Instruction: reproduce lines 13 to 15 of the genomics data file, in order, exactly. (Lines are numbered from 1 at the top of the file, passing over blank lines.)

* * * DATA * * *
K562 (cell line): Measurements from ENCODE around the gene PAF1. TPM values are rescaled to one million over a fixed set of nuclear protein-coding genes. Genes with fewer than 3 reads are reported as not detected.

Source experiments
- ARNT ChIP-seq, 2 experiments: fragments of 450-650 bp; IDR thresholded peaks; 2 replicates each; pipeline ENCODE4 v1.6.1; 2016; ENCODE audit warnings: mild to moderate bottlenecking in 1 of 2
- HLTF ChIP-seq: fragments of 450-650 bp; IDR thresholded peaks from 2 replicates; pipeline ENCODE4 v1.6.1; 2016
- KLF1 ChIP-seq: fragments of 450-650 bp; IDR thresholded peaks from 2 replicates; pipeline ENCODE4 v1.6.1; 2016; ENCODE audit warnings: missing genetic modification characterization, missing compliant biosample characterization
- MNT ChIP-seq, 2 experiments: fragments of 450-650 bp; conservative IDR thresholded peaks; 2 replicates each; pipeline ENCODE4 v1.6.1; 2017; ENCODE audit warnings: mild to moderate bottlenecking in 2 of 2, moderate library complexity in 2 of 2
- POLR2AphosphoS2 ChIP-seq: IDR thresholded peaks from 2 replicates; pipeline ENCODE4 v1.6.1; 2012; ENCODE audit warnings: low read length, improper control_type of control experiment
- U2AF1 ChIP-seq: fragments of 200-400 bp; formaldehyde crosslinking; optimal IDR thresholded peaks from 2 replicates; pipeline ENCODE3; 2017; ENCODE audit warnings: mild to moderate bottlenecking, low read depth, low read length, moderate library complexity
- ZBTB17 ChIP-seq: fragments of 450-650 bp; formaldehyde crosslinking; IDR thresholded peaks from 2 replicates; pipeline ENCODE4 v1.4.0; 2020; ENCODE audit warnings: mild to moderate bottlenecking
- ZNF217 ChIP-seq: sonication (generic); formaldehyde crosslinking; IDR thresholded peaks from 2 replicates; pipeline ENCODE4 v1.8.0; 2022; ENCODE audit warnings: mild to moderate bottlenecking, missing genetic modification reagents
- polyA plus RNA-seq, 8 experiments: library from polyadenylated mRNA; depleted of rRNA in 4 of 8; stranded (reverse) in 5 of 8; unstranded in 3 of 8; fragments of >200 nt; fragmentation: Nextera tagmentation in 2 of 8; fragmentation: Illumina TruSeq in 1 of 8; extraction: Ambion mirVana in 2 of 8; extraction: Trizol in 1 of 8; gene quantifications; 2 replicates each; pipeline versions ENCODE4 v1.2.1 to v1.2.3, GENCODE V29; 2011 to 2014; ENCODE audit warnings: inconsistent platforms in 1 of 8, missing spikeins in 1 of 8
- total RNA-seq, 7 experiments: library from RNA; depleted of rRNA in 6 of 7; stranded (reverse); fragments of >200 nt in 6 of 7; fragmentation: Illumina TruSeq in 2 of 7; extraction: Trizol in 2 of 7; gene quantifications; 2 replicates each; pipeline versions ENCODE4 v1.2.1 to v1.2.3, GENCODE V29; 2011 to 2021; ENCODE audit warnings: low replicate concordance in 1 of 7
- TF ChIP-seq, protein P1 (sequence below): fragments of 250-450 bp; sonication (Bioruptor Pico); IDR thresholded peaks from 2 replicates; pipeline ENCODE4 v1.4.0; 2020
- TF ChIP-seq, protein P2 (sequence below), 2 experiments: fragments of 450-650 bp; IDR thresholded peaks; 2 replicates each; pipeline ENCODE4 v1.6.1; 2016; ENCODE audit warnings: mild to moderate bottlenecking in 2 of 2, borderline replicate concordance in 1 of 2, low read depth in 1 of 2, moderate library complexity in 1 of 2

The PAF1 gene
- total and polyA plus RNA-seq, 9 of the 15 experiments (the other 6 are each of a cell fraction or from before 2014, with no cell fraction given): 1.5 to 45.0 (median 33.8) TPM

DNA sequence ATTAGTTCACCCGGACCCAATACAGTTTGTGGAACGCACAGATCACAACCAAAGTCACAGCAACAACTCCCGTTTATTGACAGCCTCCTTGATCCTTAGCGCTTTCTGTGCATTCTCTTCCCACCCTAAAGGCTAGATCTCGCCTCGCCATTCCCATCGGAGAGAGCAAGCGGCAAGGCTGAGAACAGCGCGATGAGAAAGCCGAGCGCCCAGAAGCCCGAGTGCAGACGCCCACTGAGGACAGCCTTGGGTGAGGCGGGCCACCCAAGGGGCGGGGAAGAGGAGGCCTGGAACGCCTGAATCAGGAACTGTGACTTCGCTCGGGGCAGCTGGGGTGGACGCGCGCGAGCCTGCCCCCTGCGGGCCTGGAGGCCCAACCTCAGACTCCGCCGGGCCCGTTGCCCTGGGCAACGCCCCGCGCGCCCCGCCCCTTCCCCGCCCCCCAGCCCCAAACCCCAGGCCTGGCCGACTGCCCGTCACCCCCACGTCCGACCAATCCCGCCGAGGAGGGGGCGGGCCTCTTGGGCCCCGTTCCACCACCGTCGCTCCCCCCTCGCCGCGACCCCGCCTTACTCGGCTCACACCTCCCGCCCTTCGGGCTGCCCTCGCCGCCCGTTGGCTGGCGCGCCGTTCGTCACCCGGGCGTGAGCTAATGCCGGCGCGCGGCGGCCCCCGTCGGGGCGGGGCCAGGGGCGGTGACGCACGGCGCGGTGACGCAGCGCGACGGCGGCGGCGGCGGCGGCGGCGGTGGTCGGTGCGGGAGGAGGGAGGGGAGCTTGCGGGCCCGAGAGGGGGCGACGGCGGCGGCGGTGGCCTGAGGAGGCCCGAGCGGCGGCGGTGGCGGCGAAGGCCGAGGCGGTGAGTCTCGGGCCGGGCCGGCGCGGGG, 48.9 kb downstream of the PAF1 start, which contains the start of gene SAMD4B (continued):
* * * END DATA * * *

- TF ChIP-seq, protein P1 (sequence below): fragments of 250-450 bp; sonication (Bioruptor Pico); IDR thresholded peaks from 2 replicates; pipeline ENCODE4 v1.4.0; 2020
- TF ChIP-seq, protein P2 (sequence below), 2 experiments: fragments of 450-650 bp; IDR thresholded peaks; 2 replicates each; pipeline ENCODE4 v1.6.1; 2016; ENCODE audit warnings: mild to moderate bottlenecking in 2 of 2, borderline replicate concordance in 1 of 2, low read depth in 1 of 2, moderate library complexity in 1 of 2

The PAF1 gene